U.S. Army veteran deported to Mexico for drug conviction

By Ray Downs
Miguel Perez, shown here in a family photo, was a paratrooper and Private First Class in the U.S. Army. Photo via Perez family
Miguel Perez, shown here in a family photo, was a paratrooper and Private First Class in the U.S. Army. Photo via Perez family

March 25 (UPI) -- A U.S. Army veteran who served two tours in Iraq was deported to Mexico for a felony drug conviction, Immigration and Customs Enforcement officials confirmed on Sunday.

Miguel Perez, 39, was escorted across the Texas-Mexico border on Friday, CNN reported.


"I'm not leaving. They're taking me," Perez told the Chicago Tribune shortly before his deportation.

Perez, who had lived in Illinois since he was 8, enlisted in the U.S. Army just before 9/11 and was discharged in 2004. He said he suffered from PTSD from his tours in Afghanistan, which led to a substance abuse problem.

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In 2010, he was convicted of delivering less than 100 grams of cocaine and served half of a 15-year sentence.

But upon his release last year, he was handed over to ICE officials for deportation.

Since then, he had been trying to fight his pending deportation. But his attempts to gain legal residency were denied by immigration officials because of his drug conviction.

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Perez's plight garnered the support of Illinois officials, including Iraq War veteran Sen. Tammy Duckworth, D-Ill., who said Perez's case "is a tragic example of what can happen when national immigration policies are based more in hate than on logic and ICE doesn't feel accountable to anyone."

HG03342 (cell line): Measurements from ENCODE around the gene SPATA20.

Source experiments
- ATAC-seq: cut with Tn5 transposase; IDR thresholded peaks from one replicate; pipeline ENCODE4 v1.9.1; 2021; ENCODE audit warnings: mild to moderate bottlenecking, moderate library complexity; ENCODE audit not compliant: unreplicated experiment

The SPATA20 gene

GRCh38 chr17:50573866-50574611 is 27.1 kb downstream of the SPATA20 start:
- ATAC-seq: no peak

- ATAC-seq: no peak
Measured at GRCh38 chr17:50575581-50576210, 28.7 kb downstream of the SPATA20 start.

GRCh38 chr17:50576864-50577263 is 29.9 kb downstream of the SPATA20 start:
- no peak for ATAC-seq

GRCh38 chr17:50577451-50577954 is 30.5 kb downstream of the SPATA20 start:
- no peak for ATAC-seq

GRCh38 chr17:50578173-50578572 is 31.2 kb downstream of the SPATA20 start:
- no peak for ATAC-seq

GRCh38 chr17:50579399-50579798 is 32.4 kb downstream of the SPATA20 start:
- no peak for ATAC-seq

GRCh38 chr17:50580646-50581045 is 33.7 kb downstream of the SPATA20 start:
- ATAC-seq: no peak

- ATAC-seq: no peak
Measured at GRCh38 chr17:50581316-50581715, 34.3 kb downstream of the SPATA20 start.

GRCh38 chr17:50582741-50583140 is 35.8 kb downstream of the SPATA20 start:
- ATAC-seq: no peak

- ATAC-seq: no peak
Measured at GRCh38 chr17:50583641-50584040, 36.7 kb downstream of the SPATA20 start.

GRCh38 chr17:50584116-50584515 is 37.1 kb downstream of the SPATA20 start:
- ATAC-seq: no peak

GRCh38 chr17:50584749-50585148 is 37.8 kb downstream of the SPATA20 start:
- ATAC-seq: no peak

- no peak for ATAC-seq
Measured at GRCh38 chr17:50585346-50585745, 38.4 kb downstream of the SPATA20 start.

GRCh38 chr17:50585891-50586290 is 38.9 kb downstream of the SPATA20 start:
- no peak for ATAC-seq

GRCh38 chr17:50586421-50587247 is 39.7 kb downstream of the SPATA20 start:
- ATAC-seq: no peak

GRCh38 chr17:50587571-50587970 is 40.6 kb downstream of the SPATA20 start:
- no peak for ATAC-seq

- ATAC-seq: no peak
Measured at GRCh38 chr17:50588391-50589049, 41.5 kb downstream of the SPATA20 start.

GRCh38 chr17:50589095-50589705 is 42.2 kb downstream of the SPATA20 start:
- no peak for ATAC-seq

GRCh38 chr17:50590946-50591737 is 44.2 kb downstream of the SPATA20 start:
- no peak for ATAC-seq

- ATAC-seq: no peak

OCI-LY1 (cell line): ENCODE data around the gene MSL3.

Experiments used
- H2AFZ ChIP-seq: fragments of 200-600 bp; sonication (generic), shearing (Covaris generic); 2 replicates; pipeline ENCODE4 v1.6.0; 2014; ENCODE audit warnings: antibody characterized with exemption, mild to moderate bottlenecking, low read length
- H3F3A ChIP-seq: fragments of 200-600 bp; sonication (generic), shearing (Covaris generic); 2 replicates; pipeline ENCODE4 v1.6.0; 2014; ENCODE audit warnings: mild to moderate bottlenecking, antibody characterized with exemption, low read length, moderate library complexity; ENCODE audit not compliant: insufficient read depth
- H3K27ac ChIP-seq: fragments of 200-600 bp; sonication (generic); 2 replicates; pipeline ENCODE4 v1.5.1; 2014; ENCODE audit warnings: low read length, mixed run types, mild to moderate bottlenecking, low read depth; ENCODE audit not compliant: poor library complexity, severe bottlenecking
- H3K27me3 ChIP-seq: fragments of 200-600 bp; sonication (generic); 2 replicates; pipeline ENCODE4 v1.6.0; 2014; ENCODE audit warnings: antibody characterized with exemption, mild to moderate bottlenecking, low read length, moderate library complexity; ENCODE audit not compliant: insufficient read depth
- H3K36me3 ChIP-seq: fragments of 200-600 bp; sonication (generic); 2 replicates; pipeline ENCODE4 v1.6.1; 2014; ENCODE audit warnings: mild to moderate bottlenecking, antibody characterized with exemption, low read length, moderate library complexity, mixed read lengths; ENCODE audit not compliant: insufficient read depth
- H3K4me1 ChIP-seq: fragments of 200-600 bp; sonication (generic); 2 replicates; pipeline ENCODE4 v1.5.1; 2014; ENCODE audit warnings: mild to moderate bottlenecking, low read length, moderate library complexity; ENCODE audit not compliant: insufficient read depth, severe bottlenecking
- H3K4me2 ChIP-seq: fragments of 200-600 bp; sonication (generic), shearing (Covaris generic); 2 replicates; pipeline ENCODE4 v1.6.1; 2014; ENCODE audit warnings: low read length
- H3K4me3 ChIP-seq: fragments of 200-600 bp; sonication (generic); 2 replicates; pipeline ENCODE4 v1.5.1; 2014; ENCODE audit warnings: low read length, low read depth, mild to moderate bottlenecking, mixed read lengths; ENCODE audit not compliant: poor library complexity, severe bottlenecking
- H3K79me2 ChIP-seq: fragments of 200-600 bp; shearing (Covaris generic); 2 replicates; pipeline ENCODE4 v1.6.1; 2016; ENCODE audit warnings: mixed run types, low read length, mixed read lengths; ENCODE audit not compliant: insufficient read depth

"At the very least, Miguel should have been able to exhaust all of his legal options before being rushed out of the country under a shroud of secrecy," Duckworth added.

Perez told CNN that he fears Mexican drug cartels will attempt to recruit him and kill him if he refuses to cooperate.

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"If they are sentencing me to a certain death, and I am going to die, then why die in a place that I have not considered my home in a long time?" he said.

Perez is one of many U.S. military veterans who have been deported in recent years.

Precise numbers have not been released, but Rep. Vicente Gonzalez, D-Texas, told the Rio Grande Guardian last year that he estimates the number of veterans deported in recent years is "about 1,400 -- mostly to Mexico and Central America."

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